A trust deed is a legally binding financial agreement between a person and their creditors. Similar in scope and terms to IVAs in England, Wales and Northern Ireland, trust deeds are only available to people living in Scotland.
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A Scottish trust deed involves your financial situation being assessed by a debt advisor or a licensed Insolvency Practitioner who serves as a Trustee of your debt and whom will act as an intermediate between you and your creditors. In general, a trust deed is available to anyone who is currently living in Scotland or who has lived there in the previous 12 months running up to the time an application is made.
Simply complete the form to see if you qualify for any of the available debt solutions.
A friendly & experienced advisor from DSD will contact you to discuss yourc ircumstances.
They will explain all your options, so that you can decide which solution works best for you!
An advisor will talk through options and help you make the decision.
Although the letters and calls you may have experienced recently may suggest otherwise, your creditors want to help you with your situation and recover as much of their debt as possible. If you communicate honestly with them about your situation, they will understand. In most cases they will accept less than what you owe, if that is all you can afford, providing they are satisfied that you will keep to any agreement.
Sequestration (bankruptcy) is costly, time consuming, and a large amount of the money raised from a sequestration (bankruptcy) will be used to cover professional fees, therefore creditors would in most cases prefer not to resolve the situation in this way.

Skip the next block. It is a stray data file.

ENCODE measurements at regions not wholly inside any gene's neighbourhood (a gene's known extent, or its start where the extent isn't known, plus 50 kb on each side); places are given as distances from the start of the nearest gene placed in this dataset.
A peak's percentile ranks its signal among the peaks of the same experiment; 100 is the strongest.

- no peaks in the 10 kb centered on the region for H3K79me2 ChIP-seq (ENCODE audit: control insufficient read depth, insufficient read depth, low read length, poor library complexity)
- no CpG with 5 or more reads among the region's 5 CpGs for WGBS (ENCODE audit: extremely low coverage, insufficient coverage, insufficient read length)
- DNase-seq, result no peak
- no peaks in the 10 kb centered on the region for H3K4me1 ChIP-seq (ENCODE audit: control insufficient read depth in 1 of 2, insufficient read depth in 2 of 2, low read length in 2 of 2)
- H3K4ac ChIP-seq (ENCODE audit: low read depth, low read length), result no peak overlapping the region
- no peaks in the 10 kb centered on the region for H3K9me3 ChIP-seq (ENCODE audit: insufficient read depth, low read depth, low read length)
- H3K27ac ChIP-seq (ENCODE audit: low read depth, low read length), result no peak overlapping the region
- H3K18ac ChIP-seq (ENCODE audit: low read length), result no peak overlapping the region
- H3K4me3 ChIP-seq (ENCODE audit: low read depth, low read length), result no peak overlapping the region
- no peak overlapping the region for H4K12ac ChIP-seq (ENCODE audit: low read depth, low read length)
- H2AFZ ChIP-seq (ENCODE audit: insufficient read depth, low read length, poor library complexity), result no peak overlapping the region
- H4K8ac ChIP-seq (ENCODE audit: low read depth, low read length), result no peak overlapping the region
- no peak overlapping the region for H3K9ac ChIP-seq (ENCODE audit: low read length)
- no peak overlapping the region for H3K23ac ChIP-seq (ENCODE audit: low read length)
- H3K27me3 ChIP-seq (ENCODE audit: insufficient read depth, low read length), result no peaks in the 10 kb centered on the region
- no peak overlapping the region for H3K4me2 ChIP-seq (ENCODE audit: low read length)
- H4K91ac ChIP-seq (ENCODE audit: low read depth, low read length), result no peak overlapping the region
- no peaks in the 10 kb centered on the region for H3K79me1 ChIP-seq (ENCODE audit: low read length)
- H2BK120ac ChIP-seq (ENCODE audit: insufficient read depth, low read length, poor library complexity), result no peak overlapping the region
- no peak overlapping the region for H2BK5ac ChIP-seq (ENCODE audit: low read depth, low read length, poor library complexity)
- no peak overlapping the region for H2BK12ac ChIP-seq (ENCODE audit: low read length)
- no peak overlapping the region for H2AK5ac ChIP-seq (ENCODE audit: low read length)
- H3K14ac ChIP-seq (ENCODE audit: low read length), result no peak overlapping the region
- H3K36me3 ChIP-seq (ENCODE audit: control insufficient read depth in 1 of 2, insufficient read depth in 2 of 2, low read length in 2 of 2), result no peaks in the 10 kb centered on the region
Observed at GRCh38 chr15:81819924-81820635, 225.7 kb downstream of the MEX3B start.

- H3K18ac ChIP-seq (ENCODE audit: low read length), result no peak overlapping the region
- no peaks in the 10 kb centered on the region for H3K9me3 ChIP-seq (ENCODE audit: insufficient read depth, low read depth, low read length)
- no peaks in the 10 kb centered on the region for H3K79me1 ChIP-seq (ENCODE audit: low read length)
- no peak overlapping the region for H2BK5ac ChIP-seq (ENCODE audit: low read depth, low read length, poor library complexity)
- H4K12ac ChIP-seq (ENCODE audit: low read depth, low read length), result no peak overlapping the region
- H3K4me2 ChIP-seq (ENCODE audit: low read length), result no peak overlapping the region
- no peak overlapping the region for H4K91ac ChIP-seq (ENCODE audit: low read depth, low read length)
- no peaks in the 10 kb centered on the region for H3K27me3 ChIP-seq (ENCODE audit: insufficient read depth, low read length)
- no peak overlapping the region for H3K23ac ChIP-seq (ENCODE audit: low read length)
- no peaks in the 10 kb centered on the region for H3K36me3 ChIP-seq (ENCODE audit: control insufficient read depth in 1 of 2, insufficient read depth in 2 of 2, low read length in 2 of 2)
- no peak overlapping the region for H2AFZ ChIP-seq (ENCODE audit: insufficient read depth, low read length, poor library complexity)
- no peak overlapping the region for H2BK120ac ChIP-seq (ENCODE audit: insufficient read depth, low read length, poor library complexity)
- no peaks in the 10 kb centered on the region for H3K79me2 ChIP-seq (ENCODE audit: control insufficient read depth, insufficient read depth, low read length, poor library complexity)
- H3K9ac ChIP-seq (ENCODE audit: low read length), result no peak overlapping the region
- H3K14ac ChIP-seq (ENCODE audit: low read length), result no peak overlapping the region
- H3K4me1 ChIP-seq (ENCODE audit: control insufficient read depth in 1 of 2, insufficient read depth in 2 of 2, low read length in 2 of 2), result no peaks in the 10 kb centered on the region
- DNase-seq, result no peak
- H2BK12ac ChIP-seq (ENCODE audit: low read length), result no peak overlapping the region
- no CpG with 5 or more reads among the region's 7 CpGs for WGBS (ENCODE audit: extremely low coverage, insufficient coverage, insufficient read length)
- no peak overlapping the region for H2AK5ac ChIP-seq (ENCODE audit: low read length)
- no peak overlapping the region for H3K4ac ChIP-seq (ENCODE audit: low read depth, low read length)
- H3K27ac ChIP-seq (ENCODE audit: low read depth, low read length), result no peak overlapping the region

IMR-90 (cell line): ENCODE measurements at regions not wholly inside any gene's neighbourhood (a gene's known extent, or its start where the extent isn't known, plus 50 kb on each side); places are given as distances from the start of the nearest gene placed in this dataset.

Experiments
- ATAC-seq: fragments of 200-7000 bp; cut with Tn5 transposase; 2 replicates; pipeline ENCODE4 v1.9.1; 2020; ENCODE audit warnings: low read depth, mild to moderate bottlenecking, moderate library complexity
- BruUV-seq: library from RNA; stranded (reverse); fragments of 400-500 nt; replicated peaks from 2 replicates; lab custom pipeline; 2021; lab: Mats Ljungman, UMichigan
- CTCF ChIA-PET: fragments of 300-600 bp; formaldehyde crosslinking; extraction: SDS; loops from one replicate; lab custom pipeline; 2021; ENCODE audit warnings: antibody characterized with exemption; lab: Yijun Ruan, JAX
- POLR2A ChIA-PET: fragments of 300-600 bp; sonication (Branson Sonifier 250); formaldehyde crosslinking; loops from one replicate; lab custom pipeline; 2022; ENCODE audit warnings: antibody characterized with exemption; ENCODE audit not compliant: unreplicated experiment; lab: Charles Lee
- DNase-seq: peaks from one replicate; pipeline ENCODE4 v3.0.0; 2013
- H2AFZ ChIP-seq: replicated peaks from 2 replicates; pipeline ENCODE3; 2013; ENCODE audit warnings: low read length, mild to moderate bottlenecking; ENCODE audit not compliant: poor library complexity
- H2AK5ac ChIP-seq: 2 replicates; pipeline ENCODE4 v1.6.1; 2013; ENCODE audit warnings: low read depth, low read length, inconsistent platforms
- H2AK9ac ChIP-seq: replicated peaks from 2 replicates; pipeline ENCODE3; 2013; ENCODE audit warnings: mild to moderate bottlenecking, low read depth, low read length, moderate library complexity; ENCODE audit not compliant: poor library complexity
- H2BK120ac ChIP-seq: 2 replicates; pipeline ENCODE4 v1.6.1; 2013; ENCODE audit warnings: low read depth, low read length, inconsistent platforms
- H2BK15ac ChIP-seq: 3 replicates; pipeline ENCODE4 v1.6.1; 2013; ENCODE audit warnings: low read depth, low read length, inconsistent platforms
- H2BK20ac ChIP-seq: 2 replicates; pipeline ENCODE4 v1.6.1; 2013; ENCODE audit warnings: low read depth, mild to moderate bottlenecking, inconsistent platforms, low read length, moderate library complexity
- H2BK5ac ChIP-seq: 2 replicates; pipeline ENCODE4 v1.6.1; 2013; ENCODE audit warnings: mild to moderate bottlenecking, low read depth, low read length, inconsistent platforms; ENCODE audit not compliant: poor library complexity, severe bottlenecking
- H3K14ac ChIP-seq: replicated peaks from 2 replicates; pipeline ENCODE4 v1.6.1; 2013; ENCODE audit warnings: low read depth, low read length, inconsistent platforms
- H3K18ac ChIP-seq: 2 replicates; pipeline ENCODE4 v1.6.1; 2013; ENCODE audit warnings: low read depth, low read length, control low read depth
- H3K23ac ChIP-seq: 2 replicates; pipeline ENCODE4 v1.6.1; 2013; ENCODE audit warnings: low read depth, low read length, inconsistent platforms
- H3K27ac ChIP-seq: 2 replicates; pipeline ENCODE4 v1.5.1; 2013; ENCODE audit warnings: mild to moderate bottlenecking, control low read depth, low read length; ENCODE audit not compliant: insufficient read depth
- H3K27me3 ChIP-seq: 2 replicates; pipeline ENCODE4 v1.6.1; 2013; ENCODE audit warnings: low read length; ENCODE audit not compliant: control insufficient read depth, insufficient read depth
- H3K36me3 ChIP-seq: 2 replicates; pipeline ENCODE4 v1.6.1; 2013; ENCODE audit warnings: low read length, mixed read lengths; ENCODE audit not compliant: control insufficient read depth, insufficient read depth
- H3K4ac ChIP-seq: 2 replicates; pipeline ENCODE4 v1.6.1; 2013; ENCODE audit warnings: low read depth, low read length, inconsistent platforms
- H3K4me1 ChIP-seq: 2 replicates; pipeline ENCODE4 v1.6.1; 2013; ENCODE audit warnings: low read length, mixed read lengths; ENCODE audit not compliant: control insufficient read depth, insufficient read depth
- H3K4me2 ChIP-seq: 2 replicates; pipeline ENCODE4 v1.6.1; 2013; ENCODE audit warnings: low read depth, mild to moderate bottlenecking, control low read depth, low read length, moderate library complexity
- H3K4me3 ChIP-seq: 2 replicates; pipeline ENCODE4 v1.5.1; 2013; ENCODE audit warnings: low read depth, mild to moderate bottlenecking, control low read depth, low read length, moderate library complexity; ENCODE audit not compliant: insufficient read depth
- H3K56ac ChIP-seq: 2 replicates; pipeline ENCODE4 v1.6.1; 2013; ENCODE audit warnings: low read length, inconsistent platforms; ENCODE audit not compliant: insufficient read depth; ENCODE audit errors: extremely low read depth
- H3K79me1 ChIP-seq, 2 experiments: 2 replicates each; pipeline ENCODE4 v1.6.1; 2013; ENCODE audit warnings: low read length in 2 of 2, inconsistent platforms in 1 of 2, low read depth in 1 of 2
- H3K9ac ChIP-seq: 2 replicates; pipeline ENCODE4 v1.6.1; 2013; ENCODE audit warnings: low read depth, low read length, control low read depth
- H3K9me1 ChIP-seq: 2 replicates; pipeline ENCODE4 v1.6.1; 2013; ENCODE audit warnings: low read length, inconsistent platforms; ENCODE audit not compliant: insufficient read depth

A Trust Deed offers the simplicity of a repayment arrangement between yourself and your creditors with legal backing, without the high cost and low returns of a sequestration (bankruptcy).
Your creditors will welcome a Trust Deed where appropriate, as an effective resolution to the situation that you find yourself in.
No, but if you have equity, this will be considered and may need to be released to pay your creditors. If the property is joint-owned, then an appropriate portion of the equity will be taken into consideration.
Usually no, a Trust Deed is an arrangement for responsible people who want to deal with their debt problem, and as such you will not prejudice your employment. Your employment status maybe affected if you work in accountancy or law, so we advise applicants to check your employment contract.
You can include debt to banks, finance companies, credit or store cards, HM Customs & Excise (VAT), Inland Revenue, and loans made by your friends and family. Debt that cannot be included are mortgage debt, hire purchase, student loans, fines, debt incurred through fraud, maintenance, and child support arrears.
It is important that once in a Trust Deed, that monthly payments are made as proposed. If at any point your financial situation changes and the monthly payments are no longer affordable, then you must consult immediately with your Trustee.
If you do not keep up payments then your supervisor can initiate sequestration (bankruptcy) proceedings against you.
Your remaining debt will in effect be written off and you will be free from debt.
You can choose not to notify your family, and even your partner, but we would advise that you do inform those that are close to you.
Your Trust Deed will cover your unsecured debt and arrears, such as unsecured loans, credit cards and rent arrears.
Secured debt is secured against assets you own, such as a house or a car. If you fail to keep up repayments on secured debt your assets may be at risk. Unsecured loans are not secured on any asset.
If the Trust Deed is accepted it will prevent any further action, including the addition of charges, and all interest will be frozen.
The process of preparing the Trust Deed will begin immediately and is usually set-up and fully in effect within 6 weeks.
There are other alternatives to a Trust Deed if it is not approved, Dissolve Debt will be happy to advise the next course of action if the Trust Deed fails.
When setting up your agreement, your Insolvency Practitioner will send a proposal to your creditors. Creditors then have a period of 5 weeks within which they can raise objections. A Trust Deed becomes protected if that period passes with no objections raised, or when objections raised by creditors are settled.